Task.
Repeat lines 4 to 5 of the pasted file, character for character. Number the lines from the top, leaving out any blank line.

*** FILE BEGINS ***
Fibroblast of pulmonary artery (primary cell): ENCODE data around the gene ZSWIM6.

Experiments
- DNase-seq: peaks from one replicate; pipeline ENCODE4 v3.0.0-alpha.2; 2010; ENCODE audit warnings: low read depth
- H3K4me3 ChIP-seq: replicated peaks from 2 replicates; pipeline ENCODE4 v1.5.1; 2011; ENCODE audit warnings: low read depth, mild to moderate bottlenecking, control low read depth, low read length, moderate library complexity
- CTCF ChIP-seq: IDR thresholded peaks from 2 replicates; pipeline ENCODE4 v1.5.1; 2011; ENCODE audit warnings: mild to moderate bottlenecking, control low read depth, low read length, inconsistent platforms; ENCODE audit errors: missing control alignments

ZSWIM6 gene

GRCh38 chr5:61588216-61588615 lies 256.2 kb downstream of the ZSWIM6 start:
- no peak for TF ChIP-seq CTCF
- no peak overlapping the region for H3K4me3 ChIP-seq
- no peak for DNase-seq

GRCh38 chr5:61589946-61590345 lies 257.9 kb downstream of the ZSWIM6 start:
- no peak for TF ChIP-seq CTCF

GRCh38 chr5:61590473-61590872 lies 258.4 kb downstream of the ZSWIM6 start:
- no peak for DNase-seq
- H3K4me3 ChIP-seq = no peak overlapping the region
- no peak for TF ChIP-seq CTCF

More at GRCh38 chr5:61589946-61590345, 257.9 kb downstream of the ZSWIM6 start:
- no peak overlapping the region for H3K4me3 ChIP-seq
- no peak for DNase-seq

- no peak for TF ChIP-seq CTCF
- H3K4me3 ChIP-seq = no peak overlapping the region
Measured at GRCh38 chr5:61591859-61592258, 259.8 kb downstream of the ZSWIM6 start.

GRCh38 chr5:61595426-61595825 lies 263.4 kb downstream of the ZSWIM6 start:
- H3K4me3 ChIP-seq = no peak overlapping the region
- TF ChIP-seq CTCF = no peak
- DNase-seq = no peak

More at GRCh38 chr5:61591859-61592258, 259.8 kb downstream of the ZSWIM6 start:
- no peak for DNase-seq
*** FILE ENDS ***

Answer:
- H3K4me3 ChIP-seq: replicated peaks from 2 replicates; pipeline ENCODE4 v1.5.1; 2011; ENCODE audit warnings: low read depth, mild to moderate bottlenecking, control low read depth, low read length, moderate library complexity
- CTCF ChIP-seq: IDR thresholded peaks from 2 replicates; pipeline ENCODE4 v1.5.1; 2011; ENCODE audit warnings: mild to moderate bottlenecking, control low read depth, low read length, inconsistent platforms; ENCODE audit errors: missing control alignments